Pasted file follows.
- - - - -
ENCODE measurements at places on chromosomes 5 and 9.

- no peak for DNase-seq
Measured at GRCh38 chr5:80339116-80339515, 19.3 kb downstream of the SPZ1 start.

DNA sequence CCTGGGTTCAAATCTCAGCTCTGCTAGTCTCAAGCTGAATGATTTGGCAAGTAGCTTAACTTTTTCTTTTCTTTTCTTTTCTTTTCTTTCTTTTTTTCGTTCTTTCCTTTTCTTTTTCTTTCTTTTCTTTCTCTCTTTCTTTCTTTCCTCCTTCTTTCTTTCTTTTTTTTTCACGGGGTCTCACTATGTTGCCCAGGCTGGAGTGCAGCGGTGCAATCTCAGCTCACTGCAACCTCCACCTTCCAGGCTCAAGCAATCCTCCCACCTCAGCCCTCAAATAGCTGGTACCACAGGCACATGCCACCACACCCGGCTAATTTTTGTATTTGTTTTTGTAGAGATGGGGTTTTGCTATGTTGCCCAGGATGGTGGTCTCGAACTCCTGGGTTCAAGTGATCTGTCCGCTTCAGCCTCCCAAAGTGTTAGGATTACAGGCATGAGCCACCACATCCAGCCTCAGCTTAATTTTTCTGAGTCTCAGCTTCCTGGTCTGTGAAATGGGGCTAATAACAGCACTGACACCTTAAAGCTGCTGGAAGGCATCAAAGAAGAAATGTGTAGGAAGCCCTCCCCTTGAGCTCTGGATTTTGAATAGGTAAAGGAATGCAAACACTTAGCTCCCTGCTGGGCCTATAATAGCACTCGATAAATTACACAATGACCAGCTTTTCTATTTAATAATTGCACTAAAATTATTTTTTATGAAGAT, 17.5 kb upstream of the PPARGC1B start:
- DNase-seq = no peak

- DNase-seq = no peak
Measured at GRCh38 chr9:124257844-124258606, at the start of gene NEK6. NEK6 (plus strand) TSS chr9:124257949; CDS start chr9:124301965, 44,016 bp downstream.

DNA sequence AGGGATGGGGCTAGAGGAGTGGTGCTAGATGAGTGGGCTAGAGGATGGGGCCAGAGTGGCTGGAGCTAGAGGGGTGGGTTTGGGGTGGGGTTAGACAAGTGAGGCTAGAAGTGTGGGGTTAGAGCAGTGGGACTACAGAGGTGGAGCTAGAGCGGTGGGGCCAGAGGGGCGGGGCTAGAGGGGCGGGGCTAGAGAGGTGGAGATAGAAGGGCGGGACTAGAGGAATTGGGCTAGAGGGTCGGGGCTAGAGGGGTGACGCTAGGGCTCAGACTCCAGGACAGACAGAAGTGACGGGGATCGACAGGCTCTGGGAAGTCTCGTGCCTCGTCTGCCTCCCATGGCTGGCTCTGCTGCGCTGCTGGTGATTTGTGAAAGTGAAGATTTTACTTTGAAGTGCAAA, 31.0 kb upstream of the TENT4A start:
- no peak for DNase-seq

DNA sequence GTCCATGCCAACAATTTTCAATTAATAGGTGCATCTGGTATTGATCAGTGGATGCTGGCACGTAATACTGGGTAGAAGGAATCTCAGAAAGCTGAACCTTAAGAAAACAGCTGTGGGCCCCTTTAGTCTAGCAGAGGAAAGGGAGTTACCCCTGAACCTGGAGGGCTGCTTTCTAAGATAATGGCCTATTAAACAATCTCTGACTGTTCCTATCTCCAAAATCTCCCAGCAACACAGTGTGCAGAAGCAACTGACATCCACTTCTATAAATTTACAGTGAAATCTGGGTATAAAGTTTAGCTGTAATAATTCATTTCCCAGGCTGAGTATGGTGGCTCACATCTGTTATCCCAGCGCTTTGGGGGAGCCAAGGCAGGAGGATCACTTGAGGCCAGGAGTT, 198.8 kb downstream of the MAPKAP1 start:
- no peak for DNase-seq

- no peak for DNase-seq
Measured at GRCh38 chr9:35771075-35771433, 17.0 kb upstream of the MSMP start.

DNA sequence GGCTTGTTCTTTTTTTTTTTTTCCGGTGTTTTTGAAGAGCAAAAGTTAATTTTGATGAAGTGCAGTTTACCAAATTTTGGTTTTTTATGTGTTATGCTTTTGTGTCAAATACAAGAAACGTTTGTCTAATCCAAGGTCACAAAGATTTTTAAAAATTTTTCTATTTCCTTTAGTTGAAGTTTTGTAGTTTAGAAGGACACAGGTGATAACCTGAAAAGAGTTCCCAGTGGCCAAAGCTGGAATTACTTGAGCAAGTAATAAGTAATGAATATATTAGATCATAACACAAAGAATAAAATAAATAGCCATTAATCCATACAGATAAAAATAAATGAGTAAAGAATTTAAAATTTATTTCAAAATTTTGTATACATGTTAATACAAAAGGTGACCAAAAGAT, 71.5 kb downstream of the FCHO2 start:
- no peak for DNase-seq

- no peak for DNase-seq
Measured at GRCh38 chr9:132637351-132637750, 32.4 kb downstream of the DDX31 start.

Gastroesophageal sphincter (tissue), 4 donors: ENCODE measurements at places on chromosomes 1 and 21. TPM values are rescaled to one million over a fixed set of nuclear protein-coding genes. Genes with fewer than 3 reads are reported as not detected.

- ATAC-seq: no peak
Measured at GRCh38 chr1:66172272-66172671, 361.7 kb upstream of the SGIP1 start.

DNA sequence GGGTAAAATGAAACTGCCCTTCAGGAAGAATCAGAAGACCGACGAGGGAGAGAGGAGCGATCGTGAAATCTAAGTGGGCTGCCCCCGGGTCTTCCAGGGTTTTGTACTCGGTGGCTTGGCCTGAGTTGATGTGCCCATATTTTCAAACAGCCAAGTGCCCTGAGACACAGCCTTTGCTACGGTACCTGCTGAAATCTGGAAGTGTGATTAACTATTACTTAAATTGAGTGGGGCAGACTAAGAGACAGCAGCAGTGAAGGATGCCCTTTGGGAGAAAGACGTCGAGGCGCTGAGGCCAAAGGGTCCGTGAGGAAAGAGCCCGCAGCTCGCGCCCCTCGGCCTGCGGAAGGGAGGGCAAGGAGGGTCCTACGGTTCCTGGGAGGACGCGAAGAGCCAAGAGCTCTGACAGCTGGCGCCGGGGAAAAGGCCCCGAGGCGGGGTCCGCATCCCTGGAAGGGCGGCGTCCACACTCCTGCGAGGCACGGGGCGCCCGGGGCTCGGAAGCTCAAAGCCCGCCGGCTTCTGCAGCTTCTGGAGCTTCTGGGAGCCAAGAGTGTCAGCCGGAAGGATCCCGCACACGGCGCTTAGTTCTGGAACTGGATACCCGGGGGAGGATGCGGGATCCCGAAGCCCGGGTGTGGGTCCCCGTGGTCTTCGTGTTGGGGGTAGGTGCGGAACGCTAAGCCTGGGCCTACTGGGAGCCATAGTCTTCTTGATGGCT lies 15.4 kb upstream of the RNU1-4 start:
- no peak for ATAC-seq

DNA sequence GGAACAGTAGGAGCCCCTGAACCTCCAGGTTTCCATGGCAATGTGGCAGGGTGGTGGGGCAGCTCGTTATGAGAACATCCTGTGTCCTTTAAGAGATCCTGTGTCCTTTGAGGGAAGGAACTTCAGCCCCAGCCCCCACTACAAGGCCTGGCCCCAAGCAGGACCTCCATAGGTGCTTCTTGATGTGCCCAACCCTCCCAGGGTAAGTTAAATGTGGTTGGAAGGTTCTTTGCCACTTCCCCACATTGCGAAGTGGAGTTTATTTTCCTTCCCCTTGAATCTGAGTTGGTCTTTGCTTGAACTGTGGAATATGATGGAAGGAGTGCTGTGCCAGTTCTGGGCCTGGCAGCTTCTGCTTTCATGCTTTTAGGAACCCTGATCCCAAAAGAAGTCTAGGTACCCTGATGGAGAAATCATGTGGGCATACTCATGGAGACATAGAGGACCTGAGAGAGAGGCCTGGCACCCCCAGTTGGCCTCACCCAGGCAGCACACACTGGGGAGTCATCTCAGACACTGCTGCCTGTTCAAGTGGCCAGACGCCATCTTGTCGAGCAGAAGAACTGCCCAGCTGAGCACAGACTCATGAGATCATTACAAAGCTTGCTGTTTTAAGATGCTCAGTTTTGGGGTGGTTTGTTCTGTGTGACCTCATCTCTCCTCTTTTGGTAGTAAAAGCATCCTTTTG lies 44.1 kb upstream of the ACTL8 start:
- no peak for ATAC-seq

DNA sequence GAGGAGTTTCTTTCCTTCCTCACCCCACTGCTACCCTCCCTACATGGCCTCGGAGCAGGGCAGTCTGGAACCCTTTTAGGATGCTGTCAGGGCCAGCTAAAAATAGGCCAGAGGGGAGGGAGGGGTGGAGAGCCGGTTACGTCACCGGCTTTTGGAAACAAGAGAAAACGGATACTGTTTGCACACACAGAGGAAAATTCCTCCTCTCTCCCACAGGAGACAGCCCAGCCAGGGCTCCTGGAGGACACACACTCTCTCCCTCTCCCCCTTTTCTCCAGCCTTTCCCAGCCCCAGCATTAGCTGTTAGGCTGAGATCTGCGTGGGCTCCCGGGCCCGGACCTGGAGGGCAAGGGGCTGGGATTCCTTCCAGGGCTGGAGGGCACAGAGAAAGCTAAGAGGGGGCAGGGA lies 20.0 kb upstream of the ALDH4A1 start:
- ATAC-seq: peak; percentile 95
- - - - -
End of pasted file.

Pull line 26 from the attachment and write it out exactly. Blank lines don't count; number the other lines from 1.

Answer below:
- ATAC-seq: peak; percentile 95